Jacqueline Kennedy Onassis is probably most well-known for being the wife of President John F. Kennedy. However, some of her greatest contributions were her efforts toward historic preservation. One of Onassis’s first actions when the President took office was to give prominence to the White House, America’s most famous historic home. She proposed not to merely redecorate the aging mansion but to historically restore it, recognizing the many past residents throughout the home’s history. Through her efforts, a September 1961 law declared the White House a museum with a permanent curator and protected the rooms from being radically altered.
ACHP Issues Comments To Navy On Impact Of Growler Expansion On Historic Properties On Whidbey Island
WASHINGTON, D.C.– Advisory Council on Historic Preservation (ACHP) Chairman Milford Wayne Donaldson today sent a letter to Secretary of the Navy Richard V. Spencer with the ACHP’s final comments regarding the Navy’s proposed increase of Growler aircraft at Naval Air Station Whidbey Island in Washington.
By Robert G. Stanton, Expert Member, Advisory Council on Historic Preservation and former National Park Service Director February is African American History Month, an opportunity to pause in our busy schedules to show gratitude for the contributions our ancestors made, through their courage, sacrifice, leadership, and hard work, that advanced the liberties and freedoms we enjoy today. Over the course of this month, we can educate a wider audience about those contributions. African American History Month not only helps African Americans understand their own heritage but gives all Americans a better understanding of the role of African Americans in our nation’s rich and diverse history.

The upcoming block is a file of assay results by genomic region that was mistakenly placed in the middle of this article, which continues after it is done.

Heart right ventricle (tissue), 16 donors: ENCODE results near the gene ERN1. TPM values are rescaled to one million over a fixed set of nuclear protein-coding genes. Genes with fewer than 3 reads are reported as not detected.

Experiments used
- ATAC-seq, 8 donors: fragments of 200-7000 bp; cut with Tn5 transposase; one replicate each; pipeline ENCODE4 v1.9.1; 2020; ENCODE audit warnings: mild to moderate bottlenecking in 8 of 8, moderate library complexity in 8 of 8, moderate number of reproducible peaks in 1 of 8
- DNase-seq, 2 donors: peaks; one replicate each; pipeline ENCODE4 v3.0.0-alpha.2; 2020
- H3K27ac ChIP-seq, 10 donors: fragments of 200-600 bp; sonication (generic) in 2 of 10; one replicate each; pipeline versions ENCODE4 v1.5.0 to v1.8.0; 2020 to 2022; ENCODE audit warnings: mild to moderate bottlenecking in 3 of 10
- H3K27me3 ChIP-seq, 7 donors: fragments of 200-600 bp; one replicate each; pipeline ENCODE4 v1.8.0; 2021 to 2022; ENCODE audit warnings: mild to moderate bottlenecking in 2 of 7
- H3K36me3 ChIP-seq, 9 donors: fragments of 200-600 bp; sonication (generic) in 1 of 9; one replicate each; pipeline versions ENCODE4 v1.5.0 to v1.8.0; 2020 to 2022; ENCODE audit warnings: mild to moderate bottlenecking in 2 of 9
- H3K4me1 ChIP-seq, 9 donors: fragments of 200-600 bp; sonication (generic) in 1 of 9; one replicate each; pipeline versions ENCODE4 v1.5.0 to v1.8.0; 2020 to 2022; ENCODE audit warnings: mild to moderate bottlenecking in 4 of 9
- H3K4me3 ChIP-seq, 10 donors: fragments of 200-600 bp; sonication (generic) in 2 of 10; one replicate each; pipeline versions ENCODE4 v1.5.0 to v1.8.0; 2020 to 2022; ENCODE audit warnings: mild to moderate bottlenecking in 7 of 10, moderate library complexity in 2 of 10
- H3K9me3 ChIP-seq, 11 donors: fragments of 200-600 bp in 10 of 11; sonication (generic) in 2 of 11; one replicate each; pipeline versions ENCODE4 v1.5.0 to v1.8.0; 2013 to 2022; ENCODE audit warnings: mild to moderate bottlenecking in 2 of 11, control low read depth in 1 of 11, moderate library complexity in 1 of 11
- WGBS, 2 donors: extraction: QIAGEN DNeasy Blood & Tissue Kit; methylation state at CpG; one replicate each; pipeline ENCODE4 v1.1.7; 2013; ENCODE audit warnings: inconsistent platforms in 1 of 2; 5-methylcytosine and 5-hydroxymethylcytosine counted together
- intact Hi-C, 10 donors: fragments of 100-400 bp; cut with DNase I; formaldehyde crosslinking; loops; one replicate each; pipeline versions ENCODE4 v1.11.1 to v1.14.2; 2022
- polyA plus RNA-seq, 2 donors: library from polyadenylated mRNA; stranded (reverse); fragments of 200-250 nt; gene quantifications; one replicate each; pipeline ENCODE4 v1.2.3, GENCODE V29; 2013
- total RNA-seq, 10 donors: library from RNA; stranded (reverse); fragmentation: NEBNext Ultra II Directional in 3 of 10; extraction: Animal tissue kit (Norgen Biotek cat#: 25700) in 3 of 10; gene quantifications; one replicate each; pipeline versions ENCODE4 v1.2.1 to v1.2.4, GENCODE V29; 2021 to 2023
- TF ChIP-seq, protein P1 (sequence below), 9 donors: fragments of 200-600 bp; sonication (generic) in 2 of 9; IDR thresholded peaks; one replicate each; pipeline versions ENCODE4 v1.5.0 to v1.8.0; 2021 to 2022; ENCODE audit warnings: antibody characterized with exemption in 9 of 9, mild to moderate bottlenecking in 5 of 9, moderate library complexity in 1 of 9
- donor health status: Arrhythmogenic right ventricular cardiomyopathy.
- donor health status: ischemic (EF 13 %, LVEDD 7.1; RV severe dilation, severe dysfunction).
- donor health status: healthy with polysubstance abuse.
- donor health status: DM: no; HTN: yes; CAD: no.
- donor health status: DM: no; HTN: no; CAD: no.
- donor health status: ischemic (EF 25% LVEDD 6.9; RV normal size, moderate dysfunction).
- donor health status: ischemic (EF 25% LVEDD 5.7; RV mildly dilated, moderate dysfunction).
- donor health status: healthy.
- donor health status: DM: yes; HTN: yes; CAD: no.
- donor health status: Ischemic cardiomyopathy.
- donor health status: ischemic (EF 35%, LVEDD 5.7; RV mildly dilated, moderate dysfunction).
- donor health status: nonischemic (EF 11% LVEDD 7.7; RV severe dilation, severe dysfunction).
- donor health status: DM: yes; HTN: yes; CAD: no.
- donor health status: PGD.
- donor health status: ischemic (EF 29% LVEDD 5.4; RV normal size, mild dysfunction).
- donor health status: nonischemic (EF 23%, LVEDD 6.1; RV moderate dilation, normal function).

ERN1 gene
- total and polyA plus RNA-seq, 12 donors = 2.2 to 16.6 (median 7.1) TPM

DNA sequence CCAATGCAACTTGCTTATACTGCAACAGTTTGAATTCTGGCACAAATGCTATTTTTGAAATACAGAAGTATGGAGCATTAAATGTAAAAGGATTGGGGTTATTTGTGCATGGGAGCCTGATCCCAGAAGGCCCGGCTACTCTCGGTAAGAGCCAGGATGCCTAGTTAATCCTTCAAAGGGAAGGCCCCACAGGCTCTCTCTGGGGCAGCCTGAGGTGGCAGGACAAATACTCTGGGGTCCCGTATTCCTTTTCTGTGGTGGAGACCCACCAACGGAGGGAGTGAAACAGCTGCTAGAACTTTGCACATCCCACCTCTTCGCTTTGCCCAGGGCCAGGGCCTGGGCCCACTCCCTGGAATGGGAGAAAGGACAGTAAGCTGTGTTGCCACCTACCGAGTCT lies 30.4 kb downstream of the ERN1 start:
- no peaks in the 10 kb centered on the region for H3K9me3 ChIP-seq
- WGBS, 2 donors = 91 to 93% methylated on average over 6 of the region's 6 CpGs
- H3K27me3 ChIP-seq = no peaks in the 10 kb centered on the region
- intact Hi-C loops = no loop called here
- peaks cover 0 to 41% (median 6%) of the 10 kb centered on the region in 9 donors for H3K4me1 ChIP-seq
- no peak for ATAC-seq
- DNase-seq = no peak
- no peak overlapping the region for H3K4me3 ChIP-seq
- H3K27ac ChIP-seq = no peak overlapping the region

Update to Timeline for Effects To Historic District Due To Growler Expansion at Naval Air Station Whidbey Island
Due to the lapse in federal funding necessitating a partial government shutdown, the 45-day timeline for the ACHP to provide its final comments to the Secretary of the Navy regarding the Section 106 review for the proposed increase in the EA-18G Growler activity on Naval Air Station Whidbey Island was stopped on December 21, 2018. Consequently, the timeline began again on January 26, 2019 when the government was reopened. The new deadline for the ACHP to submit its comments is February 19, 2019.
ACHP Invites Public To Comment On Effects To Historic District Due To Growler Expansion at Naval Air Station Whidbey Island
WASHINGTON, D.C.—The Advisory Council on Historic Preservation (ACHP) today announced a public meeting to receive comments on the effects to historic properties from the increase of aircraft, including the EA-18A Growler, and aircraft operations and development of support facilities at Naval Air Station Whidbey Island in Washington. The public meeting will take place from 5 p.m. to 7 p.m. PST on December 19, 2018, Coupeville High School, Performing Arts Center, 501 S Main St, Coupeville, WA 98239.